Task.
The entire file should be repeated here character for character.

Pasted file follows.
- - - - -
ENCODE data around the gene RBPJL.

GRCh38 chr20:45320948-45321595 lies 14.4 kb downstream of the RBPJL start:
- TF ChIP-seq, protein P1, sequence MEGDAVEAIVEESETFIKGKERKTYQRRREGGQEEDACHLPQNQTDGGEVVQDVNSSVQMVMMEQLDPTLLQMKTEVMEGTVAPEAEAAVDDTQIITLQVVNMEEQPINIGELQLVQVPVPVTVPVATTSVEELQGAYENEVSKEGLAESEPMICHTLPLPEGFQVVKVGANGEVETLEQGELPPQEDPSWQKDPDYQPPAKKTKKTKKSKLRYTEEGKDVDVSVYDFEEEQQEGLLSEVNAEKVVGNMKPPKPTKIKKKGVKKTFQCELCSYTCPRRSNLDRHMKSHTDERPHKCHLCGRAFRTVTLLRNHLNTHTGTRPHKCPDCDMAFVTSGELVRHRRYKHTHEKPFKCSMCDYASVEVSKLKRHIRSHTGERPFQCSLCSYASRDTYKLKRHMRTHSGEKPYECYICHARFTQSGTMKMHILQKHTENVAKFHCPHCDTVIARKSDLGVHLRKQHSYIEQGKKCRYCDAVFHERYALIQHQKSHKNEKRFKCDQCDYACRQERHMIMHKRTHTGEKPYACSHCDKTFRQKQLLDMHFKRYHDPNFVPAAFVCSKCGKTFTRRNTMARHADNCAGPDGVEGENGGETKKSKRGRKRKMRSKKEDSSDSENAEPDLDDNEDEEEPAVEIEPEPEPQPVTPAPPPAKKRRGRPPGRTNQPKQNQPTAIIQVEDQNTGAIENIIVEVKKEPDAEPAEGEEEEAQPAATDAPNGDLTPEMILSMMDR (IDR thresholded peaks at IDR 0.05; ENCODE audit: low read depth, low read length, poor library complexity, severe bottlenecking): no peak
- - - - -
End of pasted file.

ENCODE data around the gene RBPJL.

GRCh38 chr20:45320948-45321595 lies 14.4 kb downstream of the RBPJL start:
- TF ChIP-seq, protein P1, sequence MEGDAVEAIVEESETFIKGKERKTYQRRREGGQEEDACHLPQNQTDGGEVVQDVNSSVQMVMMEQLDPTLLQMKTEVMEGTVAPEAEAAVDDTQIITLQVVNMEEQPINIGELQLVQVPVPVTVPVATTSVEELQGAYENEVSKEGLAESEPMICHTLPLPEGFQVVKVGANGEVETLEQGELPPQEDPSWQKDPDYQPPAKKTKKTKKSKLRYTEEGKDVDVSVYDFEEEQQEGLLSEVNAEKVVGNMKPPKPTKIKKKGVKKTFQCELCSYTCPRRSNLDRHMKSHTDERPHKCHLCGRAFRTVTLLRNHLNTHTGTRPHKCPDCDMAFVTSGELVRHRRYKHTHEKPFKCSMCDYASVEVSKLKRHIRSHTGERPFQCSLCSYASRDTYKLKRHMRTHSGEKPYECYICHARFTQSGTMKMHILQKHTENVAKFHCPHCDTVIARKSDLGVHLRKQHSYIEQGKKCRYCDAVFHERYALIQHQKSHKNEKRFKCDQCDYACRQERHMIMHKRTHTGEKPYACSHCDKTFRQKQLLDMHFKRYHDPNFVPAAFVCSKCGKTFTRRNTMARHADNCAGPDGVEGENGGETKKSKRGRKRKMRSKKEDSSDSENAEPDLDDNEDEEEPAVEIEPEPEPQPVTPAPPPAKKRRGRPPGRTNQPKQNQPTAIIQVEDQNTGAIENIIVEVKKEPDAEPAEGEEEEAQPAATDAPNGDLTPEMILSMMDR (IDR thresholded peaks at IDR 0.05; ENCODE audit: low read depth, low read length, poor library complexity, severe bottlenecking): no peak